Renal function again became partially stabilized (SCr decreased from 3.23 to 2.79 mg/dL). Because of oversuppression of his immune system, he developed infectious diarrhea with shock and urosepsis, with septic shock occurring twice after renal transplant (at 24 and 26 months posttransplant). The patient returned to regular hemodialysis for 4 months (SCr of 17.4 mg/dL). Low-dose immunosuppressants were administered (5 mg of prednisolone, 2 mg of tacrolimus every 12 h, and 180 mg of mycophenolic acid twice daily). We withheld the 4-month hemodialysis course at 30 months posttransplant, and the patient subsequently showed relatively good renal function (SCr level of 3.70 mg/dL) for another year.
In summary, the patient had recurrent infections and rejections together with recurrence of primary disease (malignant hypertension). We continued to allow allograft recovery, with renal function partially recovering even after hemodialysis for 4 months.
In native kidneys, malignant hypertension is frequently complicated with renal dysfunction, despite it being a relatively uncommon cause of ESRD with high variations.3 About 18% to 40% of such patients will need renal replacement therapy in the future.3 The major predictors of renal outcomes are the initial renal function and level of blood pressure control. Recurrence of malignant hypertension in kidney transplant recipients is rare, and only 2 cases have been reported in a 400-patient cohort study of malignant hypertension-related ESRD.1 This rarity highlights the importance of the present case report.
Over the past 20 years, survival of the renal allograft has improved markedly, especially in the short term after renal transplant. However, in our patient and overall, short-term outcomes can be poor due to the following factors. First, our patient had increased risk because of incompatibility of ABO blood type and 6 mismatches of HLAs. Thus, we selected to use relatively high doses of immunosuppressants for this recipient. As a result, the patient became easily infected (3 infections) and developed 5 rejections. These factors can strongly threaten renal outcomes. Second, posttransplant hypertension may not be controlled well because of nonadherence. In a multivariate analysis, Mange and associates reported that the relative risk of allograft failure is 1.3 for each 10 mm Hg increment in the mean arterial pressure measured 1 year after renal transplant.4 According to this risk estimation, our patient would have experienced a 5.2-fold relative increased risk as his blood pressure was 40 mm Hg higher than normal. This factor was important for our patient who had primary disease of ESRD with malignant hypertension. Third, our patient experienced large changes in body weight, which became worse by the end of 1 year posttransplant (70 vs 50 kg and 100 vs 50 kg). Finally, donor noncompliance can also threaten allograft outcomes.5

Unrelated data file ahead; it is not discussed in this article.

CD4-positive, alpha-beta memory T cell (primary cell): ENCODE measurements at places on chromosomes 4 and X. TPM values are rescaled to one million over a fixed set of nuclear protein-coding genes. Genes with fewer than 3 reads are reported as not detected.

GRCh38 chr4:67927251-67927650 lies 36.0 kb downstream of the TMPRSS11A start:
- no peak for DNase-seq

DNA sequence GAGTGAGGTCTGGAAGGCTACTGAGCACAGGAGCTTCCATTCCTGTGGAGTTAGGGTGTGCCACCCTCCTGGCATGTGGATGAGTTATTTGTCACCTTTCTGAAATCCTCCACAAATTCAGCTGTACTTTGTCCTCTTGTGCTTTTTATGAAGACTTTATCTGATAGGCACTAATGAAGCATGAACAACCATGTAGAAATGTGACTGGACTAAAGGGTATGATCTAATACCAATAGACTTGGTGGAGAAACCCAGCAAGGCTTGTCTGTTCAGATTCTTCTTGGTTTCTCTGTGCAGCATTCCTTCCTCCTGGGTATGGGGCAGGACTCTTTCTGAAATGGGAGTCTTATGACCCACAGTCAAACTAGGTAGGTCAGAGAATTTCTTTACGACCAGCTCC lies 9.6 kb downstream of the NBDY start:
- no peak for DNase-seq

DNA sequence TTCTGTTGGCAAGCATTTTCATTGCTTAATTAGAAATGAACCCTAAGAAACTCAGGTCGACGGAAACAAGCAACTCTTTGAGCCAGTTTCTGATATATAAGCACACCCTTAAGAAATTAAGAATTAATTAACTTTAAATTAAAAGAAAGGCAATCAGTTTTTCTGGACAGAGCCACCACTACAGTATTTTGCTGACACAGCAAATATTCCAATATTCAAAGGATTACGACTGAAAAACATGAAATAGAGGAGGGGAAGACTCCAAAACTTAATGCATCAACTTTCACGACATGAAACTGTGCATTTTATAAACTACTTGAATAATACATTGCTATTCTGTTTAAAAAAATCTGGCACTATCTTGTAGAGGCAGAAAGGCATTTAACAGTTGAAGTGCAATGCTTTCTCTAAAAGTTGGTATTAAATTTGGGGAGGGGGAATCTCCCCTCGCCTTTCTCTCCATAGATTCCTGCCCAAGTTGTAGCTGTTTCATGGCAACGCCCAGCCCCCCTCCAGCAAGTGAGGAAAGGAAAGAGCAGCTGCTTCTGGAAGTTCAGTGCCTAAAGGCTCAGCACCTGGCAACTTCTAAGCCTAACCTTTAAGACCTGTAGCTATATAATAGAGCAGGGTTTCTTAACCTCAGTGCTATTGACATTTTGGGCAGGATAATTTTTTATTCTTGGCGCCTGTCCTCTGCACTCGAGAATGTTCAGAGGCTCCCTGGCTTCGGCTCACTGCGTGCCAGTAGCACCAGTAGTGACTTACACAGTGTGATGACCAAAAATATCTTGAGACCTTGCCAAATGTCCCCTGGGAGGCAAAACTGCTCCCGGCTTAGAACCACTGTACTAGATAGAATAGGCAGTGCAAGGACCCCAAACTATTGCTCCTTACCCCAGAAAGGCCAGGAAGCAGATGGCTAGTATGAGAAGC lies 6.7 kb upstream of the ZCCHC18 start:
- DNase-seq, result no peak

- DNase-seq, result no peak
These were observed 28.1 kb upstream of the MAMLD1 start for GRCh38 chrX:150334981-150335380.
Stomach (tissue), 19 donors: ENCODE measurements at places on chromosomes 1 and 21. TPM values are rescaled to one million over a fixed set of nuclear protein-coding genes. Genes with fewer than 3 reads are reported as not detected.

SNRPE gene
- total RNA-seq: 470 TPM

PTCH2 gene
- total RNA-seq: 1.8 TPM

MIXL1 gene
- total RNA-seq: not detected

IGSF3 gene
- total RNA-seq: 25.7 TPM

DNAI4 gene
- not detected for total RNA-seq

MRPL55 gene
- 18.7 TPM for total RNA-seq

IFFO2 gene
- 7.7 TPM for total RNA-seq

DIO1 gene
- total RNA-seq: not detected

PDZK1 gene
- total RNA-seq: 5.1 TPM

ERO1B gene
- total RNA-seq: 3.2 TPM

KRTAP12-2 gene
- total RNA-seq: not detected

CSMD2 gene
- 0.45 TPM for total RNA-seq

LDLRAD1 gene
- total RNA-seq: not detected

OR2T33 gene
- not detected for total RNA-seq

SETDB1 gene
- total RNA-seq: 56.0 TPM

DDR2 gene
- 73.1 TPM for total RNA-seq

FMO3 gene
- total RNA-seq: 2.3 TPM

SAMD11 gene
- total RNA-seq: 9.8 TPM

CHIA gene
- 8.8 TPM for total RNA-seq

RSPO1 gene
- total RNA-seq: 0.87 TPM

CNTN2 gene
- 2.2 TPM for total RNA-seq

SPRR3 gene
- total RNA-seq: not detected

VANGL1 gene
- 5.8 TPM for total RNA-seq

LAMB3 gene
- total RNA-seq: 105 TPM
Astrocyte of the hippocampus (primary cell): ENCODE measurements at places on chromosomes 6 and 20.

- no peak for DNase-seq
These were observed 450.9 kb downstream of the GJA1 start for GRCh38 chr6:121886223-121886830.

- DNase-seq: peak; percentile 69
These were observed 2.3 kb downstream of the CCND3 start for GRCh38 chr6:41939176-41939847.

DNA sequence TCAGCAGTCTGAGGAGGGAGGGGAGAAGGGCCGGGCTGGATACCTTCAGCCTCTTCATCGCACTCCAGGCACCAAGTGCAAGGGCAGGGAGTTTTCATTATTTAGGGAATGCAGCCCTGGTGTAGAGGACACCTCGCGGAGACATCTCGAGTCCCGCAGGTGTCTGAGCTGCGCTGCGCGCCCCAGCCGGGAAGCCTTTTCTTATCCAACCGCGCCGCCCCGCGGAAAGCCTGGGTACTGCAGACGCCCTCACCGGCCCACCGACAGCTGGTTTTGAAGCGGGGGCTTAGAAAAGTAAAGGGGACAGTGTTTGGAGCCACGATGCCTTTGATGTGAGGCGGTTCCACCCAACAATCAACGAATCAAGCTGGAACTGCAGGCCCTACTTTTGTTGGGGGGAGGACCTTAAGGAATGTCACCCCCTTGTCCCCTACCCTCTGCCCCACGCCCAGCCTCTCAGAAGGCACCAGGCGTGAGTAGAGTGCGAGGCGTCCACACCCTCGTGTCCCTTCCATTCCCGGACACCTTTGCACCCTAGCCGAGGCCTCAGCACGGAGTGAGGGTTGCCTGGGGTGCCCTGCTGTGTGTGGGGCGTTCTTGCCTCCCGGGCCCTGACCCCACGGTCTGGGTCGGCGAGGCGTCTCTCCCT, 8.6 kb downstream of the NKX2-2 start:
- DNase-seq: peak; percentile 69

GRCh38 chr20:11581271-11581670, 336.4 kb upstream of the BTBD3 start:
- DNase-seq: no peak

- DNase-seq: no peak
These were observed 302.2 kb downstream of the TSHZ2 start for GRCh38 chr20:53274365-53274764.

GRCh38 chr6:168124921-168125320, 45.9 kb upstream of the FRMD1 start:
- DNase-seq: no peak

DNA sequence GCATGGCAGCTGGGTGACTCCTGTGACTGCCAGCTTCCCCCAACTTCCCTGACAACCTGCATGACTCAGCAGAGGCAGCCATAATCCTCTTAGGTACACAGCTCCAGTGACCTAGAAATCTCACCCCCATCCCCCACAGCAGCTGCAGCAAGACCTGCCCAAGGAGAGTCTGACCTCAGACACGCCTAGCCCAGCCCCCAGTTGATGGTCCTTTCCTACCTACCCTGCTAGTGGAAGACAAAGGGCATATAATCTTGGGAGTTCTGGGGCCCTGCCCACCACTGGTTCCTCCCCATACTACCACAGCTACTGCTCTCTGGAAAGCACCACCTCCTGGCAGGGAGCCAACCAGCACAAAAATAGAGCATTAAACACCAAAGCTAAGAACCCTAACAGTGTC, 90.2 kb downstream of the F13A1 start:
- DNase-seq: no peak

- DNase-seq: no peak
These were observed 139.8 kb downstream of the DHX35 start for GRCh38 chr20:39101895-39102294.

Renal function recovery (RFR) can be defined as the discontinuation of dialysis after 3 months of renal replacement therapy.6 The rate of RFR is considered to be less than 1%.2 From a large-scale review study reported in 2014,2 RFR appears to be more frequent in elderly patients with renovascular disease together with hypertension. Once blood pressure is stabilized, RFR can still be anticipated compared with that shown for other causes related to ESRD.2,7-9 This may be due to the delayed recovery of renal function in ischemic nephropathy secondary to renovascular disease.8,9 Patients with malignant hypertension also have ischemic nephropathy and hence have a higher chance of RFR. In renal transplant, RFR has not been reported in recipients who have received prolonged hemodialysis (eg, for 4 month, like in our case). However, RFR shown in our patient was related to aggressive treatment of infection to reverse prerenal AKI, to stabilize blood pressure against recurrent malignant hypertension, to reduce body weight reduction, to avoid hyperfiltrative FSGS, and to maintain a low level of immunosuppression. The withdrawal of immunosuppression after allograft failure was aimed to lower the risk of infection and malignancy and to minimize complications with steroids.10 However, immunosuppression withdrawal can also lead to complications, including the precipitation of rejection possibly requiring nephrectomy, secondary adrenal insufficiency, adverse immunologic effects among those pursuing a second transplant, and loss of residual renal function or change of RFR.10 For recipients with possible RFR, we suggest low doses of immunosuppressants together with not easily giving up on the patient having allograft recovery.
Careful titration of immunosuppressants to maintain a good balance between rejection and infection is crucial for patients after renal transplant. Patients with recurrent malignant hypertension may have a higher possibility of RFR. Aggressively reversing any cause of AKI and keeping low doses of immunosuppressants may help return allograft function, even after several months of hemodialysis.
Volume : 18
Issue : 1
Pages : 112 - 115
DOI : 10.6002/ect.2017.0323
From the 1Department of Family Medicine, Cheng Ching General Hospital,
Taichung, Taiwan; the 2Division of Nephrology, Department of Internal Medicine,
Taichung Veterans General Hospital, Taichung, Taiwan; the 3Department of Life
Science, Tunghai University, Taichung, Taiwan; and the 4Department of Medicine,
Nation Yang Ming University, Taipei, Taiwan
Acknowledgements: The authors have no sources of funding for this study and have no conflicts of interest to declare.
Corresponding author: Shang-Feng Tsai, Division of Nephrology, Department of Medicine, Taichung Veterans General Hospital, 1650 Taiwan Boulevard Sect. 4, Taichung, Taiwan 40705, ROC
Phone: +886 4 23592525, ext. 3034
Table 1. Time Line of Acute Kidney Injuries
Figure 1. Events After Renal Transplant